Book Review: The Messenger
Lowry, Lois. The Messenger. Houghton. 2004.
Like Lowry’s hugely popular Newbery winner, The Giver (1993), this story dramatizes ideas of utopia gone wrong and focuses on a young person who must save his world. Teenage Matty lives with his caregiver in the Village, a place of refuge, where those fleeing poverty and persecution are welcomed with kindness and find a home. But the Village people are changing, and many have voted to build a wall to keep the newcomers out. The metaphor of the wall and the rage against immigrants (“They can’t even speak right”) will certainly reach out to today’s news images for many readers. But Lowry moves far beyond message, writing with a beautiful simplicity rooted in political fable, in warm domestic detail, and in a wild natural world, just on the edge of realism. Matty lives with his blind caregiver, Seer. Both of them were driven from home and nearly perished. The drama is in their affection; in the small details of how they cook, care for their puppy, and tease one another. Matty teases Seer about his blindness, even though they both know Seer sees more than most. In contrast is the terror of Matty’s secret powers and the perilous journey he must undertake to save the Village. The physical immediacy of his quest through a dark forest turned hostile brings the myth very close and builds suspense to the last heart-wrenching page.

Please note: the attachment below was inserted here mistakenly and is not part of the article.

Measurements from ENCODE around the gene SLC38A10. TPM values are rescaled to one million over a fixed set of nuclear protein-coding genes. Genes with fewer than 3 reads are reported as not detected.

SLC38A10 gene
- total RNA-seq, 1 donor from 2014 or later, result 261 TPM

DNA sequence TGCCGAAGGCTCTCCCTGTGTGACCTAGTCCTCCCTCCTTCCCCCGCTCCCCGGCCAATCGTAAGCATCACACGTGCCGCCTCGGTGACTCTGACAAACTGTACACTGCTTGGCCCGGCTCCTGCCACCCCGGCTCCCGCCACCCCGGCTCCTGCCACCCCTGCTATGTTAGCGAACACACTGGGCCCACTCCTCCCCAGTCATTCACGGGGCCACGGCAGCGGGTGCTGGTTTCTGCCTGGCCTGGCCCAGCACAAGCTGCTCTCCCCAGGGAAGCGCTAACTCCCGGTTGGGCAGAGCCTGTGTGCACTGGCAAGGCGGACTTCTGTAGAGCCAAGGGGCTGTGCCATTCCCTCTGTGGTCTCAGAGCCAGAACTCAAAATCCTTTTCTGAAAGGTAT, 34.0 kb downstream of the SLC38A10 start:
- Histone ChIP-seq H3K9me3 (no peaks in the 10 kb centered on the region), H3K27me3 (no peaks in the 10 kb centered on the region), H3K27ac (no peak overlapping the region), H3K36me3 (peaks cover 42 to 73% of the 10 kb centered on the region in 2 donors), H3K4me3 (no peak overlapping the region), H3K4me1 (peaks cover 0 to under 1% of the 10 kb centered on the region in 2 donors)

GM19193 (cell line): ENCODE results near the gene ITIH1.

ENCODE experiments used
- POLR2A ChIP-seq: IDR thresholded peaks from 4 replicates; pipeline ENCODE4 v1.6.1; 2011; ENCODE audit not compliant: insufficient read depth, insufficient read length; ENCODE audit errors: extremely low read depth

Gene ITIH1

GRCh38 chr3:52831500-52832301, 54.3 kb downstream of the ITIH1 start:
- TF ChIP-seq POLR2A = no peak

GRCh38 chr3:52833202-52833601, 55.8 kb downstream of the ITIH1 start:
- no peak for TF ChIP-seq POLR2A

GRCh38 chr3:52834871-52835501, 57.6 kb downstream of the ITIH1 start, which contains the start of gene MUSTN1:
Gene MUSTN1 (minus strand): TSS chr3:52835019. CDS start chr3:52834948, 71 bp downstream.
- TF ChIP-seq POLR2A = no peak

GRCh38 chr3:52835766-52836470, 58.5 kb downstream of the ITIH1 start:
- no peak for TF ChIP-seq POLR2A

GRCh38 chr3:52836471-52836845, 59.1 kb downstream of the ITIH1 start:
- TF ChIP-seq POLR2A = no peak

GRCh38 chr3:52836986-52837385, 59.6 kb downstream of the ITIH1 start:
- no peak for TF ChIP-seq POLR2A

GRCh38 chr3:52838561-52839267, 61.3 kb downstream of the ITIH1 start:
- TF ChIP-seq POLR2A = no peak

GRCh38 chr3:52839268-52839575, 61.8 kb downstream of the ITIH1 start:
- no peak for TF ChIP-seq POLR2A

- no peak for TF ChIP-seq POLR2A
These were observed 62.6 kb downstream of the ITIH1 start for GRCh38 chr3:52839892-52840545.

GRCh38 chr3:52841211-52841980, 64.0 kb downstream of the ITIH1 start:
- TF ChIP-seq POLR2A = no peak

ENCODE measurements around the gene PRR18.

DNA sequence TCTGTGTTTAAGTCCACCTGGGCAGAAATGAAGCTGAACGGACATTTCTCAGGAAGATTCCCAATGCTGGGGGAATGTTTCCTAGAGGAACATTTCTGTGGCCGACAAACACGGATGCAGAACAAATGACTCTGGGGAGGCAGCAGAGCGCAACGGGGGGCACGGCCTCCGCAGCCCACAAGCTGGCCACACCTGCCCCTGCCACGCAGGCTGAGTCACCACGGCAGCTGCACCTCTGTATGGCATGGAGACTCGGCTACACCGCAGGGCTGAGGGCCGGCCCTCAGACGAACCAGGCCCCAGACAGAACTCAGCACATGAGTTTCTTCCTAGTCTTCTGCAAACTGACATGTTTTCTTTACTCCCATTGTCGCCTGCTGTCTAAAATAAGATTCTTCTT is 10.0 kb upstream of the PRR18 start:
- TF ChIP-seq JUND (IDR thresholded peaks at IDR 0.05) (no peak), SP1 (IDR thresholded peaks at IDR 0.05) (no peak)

– Hazel Rochman